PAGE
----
Tags and categories help us structure our content. You can often find these in the visual metadata at for instance blog posts, or in a list of clickable links in the sidebar of a website. Tags are sometimes represented as a tag cloud, although most websites refrain from using that element these days. There is a clear difference between tags and categories, but a lot of users mix them up. Now in most cases, that won’t matter for the end user. But for instance, in WordPress, there are some benefits to using categories for certain segmentations and tags for others. Here, I’d like to explain the difference between tags and categories.
WordPress uses taxonomies for content grouping. The most common, default taxonomies in WordPress are categories and tags, but it’s also possible to create a custom taxonomy. We have written about these custom taxonomies before, so for background information, please read the post “What are custom taxonomies?“
A taxonomy can be defined as “orderly classification” (Source: Merriam Webster). This indicates some hierarchy or structure, which often goes into categories. In WordPress, categories can be parents or children of each other. Often, tags in WordPress don’t have that structure and are often used quite randomly. If you don’t control how you add tags to posts, you will probably end up with a huge number of tags on your website. The downside of this is that a lot of tags are used only once, which makes the tag page the same as the post where you added the tag. This may create duplicate content or at least thin content.
What’s the difference between tags and categories?
According to the WordPress definition, categories allow you to broadly group post topics, while you can use tags to describe your post in more detail.
In an ideal world, we would use categories to group the content on your website into — say — eight to ten global segments. On our blog, these segments are for instance Analytics, Content SEO, eCommerce and Technical SEO. By maintaining a limited set of categories, you can keep your website, and your content focused. Now, of course, you can dissect the content even further, going to more particular groupings. For that, you should use tags.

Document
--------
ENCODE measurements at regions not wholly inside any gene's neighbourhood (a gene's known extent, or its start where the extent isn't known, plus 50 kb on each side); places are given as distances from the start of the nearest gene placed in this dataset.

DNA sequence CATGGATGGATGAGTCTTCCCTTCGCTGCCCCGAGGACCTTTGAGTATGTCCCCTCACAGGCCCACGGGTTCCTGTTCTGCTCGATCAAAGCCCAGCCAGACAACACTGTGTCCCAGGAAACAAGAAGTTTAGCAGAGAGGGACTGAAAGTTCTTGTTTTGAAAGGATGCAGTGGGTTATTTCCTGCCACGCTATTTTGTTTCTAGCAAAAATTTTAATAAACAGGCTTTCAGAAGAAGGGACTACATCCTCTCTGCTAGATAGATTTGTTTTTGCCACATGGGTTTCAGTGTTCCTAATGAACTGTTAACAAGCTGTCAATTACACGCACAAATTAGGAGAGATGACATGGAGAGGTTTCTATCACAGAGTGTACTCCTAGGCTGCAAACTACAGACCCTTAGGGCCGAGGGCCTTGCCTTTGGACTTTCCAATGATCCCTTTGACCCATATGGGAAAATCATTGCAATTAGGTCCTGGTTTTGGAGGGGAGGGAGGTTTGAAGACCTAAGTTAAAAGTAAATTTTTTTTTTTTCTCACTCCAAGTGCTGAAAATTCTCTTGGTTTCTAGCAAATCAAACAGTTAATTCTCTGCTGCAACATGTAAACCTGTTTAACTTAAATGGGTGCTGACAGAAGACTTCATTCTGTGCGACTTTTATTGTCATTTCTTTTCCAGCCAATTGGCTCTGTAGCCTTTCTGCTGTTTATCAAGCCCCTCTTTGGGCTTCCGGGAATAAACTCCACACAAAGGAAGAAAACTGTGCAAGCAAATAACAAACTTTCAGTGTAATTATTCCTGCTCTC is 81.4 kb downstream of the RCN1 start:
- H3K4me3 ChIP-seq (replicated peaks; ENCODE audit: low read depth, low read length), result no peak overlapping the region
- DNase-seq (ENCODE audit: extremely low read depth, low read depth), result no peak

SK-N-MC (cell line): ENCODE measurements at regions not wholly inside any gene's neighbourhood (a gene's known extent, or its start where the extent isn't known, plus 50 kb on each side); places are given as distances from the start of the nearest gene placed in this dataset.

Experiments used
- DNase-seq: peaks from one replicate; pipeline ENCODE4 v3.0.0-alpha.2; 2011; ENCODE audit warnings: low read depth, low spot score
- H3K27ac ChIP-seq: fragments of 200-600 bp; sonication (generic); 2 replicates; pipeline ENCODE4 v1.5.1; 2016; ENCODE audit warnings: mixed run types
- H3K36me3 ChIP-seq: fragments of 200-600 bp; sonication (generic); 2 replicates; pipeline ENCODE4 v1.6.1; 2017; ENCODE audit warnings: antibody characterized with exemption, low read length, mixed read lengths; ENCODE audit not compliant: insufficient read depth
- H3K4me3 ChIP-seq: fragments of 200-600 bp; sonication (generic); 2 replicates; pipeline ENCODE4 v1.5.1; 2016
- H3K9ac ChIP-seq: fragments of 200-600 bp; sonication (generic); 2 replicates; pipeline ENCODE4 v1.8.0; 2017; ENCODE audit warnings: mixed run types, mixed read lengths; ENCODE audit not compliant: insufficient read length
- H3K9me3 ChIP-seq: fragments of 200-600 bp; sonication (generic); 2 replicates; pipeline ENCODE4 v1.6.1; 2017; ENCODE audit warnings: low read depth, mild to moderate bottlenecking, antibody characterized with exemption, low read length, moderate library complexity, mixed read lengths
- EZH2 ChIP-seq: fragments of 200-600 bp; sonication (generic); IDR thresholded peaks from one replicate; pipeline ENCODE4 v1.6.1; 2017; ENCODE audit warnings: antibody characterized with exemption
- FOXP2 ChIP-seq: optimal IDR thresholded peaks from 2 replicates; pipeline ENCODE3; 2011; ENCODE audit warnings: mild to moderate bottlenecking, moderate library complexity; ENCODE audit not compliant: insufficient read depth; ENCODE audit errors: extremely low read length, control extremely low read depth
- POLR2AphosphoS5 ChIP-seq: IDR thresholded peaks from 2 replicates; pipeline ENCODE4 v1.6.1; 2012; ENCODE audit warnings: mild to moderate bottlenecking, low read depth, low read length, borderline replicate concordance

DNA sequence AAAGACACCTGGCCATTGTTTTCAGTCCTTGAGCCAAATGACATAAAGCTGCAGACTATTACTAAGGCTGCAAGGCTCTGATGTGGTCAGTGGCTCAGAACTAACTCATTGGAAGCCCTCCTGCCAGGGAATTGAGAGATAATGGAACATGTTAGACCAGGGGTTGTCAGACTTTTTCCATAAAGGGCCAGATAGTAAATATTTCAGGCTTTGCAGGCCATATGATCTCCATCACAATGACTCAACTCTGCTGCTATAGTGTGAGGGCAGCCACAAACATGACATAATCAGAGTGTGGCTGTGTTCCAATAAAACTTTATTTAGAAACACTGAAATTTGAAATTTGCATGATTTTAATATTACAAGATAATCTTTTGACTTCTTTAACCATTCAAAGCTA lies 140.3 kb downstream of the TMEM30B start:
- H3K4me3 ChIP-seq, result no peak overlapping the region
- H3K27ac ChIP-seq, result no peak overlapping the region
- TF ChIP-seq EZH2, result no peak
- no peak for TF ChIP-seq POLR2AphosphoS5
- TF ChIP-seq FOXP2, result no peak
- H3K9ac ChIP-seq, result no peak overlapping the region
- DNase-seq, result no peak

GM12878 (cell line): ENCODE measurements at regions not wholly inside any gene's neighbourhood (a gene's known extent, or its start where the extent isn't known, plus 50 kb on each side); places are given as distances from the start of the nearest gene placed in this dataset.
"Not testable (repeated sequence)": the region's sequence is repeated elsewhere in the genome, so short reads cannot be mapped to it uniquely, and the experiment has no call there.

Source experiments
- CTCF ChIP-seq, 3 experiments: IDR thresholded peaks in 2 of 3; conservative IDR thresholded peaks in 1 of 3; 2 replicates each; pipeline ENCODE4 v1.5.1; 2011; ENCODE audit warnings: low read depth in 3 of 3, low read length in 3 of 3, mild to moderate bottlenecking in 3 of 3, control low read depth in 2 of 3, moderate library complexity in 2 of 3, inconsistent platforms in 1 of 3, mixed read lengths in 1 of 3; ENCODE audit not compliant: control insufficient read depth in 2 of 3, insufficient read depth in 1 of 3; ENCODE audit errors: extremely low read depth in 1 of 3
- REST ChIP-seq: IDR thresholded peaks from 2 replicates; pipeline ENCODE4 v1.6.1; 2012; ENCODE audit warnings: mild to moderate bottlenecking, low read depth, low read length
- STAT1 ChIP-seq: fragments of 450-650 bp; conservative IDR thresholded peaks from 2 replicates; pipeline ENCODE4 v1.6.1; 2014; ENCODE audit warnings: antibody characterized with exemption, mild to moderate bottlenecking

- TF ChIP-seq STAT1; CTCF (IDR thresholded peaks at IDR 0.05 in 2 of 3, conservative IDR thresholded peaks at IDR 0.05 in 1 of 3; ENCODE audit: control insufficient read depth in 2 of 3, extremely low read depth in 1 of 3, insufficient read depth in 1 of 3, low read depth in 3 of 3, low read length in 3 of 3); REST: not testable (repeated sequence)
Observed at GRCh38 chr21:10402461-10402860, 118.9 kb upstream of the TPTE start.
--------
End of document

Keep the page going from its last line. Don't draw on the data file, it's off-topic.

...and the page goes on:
The fact that categories can be hierarchical means that there’s a bit more content structure to be made with just categories if that’s what you are looking for. You can have a group of posts about trees, and have a child category or subgroup about elms. Makes sense, right? It also means that you can have URLs like /category/trees/elms, which displays that structure right in the URL already. You can’t do this with tags. The tag in this example could be “Boston.” It’s unrelated to the tree’s characteristics but could indicate where for instance a photo of an elm in that post is located.
At least one category per post is required
There is one more difference between tags and categories in WordPress: you need to add at least one category to a post. If you forget to do so, the post will be added to the default category. That would be “Uncategorized” unless you set a default category in WordPress at Settings > Writing:
Please do so, as you will understand the default “Uncategorized” makes no sense to your readers. It looks like poor maintenance, right? With tags, you don’t have this issue, as tags are not obligated at all. You could even decide to refrain from using tags until you need them and even then perhaps use a custom taxonomy instead. In that case, you will have that second layer of segmentation without the limitation of tags. I hope that clarifies the difference between tags and categories!
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